Ribault insisted on his application, a Spanish soldier finally came in, and asked in French if he were the commander, ” Ribaut.” The answer was, ” Yes.” The man asked again, if Ribault did not expect, when he gave an order to his soldiers, that they would obey; to which he said again, “Yes.” — “I propose to obey the orders of my commander also,” replied the Spaniard ; ” I am ordered to kill you;” and with that he thrust a dagger into his breast; and he killed D’Ottigny in the same way. When this was done, men were detailed to kill all the rest who had been tied up, by knocking them in the head with clubs and axes ; which they proceeded to do without delay, calling them meanwhile Lutherans, and enemies to God and to the Virgin Mary. In this manner they were all most cruelly murdered in violation of an oath, except a drummer from Dieppe named Dronet, a fifer, and another man from Dieppe, a fiddler named Masselin, who were kept alive to play for dancing ; and one sailor escaped in the following manner, being the same who related to me this narrative : —
He was among those who were pinioned for slaughter, and was knocked in the head with the rest, but, instead of being killed, was only stunned ; and, the three others with whom he was tied falling” above him, he was left for dead along with them. The Spaniards got together a great pile of wood to burn the corpses; but, as it grew late, they put it off until the next day. The sailor, coming to his senses among the dead bodies in the night, bethought himself of a knife which he wore in a wooden sheath, and contrived to work himself about until little by little he got the knife out, and cut the ropes that bound him. He then rose up, and silently departed, journeying all the rest of the night. When the day broke, he laid his course by the sun to get as far away from the fort as possible (for those of maritime occupations acquire the ability to judge which way they are going from observing where the sun is) ; and, after travelling for three days without stopping, he came to a certain Indian chief, who lived forty miles from the fort, with whom he remained hidden eight months, before he was betrayed to the Spaniards.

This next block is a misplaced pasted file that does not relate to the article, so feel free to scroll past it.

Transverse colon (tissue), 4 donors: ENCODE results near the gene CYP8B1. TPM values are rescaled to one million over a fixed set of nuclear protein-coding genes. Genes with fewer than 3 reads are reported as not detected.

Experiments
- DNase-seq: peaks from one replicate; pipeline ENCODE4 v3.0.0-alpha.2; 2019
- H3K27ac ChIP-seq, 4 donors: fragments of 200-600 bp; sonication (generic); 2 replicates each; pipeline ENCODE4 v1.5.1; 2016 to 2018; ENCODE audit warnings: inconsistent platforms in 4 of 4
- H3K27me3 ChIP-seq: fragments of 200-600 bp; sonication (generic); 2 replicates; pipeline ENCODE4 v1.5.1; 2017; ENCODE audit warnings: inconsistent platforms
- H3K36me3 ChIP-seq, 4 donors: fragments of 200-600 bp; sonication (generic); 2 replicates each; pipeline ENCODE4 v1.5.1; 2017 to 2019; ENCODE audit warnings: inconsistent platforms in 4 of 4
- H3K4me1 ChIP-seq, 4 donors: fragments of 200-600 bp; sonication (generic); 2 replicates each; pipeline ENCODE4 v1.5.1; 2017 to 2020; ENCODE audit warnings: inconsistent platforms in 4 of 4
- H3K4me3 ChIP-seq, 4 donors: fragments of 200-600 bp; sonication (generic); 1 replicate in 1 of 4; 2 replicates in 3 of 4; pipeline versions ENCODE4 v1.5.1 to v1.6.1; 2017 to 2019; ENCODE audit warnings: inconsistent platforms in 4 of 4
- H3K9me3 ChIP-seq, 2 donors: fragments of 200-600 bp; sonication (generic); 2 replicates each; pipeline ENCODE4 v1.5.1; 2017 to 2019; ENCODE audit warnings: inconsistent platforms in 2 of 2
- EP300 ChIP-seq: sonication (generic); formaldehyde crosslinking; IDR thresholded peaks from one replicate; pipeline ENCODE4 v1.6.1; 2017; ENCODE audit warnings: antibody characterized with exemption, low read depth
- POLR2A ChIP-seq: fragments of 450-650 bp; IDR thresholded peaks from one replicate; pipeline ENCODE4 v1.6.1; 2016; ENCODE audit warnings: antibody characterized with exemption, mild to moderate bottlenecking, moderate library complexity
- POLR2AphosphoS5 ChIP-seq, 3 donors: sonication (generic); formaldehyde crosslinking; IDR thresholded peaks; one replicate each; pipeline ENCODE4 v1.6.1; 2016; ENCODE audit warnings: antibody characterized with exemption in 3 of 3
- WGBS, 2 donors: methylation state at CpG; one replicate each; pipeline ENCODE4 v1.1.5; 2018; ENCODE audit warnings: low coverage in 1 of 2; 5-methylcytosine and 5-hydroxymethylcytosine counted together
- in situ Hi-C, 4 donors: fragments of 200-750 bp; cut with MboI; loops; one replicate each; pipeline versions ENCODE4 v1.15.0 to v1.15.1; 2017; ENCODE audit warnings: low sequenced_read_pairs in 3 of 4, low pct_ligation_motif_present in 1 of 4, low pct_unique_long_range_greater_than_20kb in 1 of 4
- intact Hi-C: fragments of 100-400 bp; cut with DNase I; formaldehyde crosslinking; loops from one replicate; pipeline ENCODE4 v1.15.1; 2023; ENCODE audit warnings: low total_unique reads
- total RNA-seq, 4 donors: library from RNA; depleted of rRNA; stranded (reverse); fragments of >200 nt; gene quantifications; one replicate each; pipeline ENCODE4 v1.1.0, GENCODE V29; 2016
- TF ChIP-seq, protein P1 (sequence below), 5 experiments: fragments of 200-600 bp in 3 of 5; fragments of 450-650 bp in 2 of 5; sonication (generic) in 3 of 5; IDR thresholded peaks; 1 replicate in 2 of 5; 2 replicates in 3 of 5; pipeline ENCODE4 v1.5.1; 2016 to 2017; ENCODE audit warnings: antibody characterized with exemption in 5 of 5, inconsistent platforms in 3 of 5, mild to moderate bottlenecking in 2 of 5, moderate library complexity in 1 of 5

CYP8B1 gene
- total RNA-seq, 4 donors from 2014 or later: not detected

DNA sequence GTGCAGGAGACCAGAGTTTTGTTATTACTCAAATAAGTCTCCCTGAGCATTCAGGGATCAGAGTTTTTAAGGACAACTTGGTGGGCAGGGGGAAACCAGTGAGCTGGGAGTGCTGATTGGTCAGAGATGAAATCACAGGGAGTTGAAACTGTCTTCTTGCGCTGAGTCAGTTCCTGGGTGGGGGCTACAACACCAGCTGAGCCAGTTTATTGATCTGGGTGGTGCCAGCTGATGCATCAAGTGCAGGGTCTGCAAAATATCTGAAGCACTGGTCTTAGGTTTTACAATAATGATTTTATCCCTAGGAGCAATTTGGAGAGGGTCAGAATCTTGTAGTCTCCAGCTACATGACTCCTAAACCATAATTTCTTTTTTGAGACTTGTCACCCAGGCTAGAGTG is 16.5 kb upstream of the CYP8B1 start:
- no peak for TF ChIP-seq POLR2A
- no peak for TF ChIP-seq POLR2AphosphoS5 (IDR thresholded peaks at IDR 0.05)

About eight months after their capture of the fort, the Spaniards learned that some of the French had escaped, and were dispersed about the province. The Spanish commander, fearing that they would engage with the natives in some enterprise against him, sent threatening messages to the chiefs around, demanding the surrender of the French who were in hiding with them. The protector of this sailor, therefore, informed him that he must deliver himself to the Spaniards, as otherwise he feared he should be attacked, and his possessions burned. The sailor would have taken refuge ; with other chiefs ; but they all answered him to the same effect. Not knowing what to do, he set out ‘for the fort ; but, having come within two miles of it, he could not resolve to go any farther, but stopped, and exhausted with sorrow, anxiety, and despair, gave himself over to die, and remained for three or four days in that miserable state. At the end of that time three Spaniards came out hunting, one of whom discovered him, and, at the sight of what was more like a dead corpse than a live man, felt (what is hardly to be found in one out of a thousand Spaniards) a sensation of pity upon beholding the sailor at his feet, and begging for mercy. Being asked by the Spaniard how he came to , be there, he told him his story ; upon which the Spaniard, who was affected by it, agreed that he would not take him at once to the fort, for fear of his being killed on the spot, but would see the governor first, and try if some indulgence could not be had from him ; and that, after ascertaining about this, he would come back. Leaving him, therefore, the soldier went to the governor, and managed to get him to promise that the sailor need not be killed, but should only be made a slave. Next day he accordingly returned to the miserable Frenchman, and carried him to the fort, where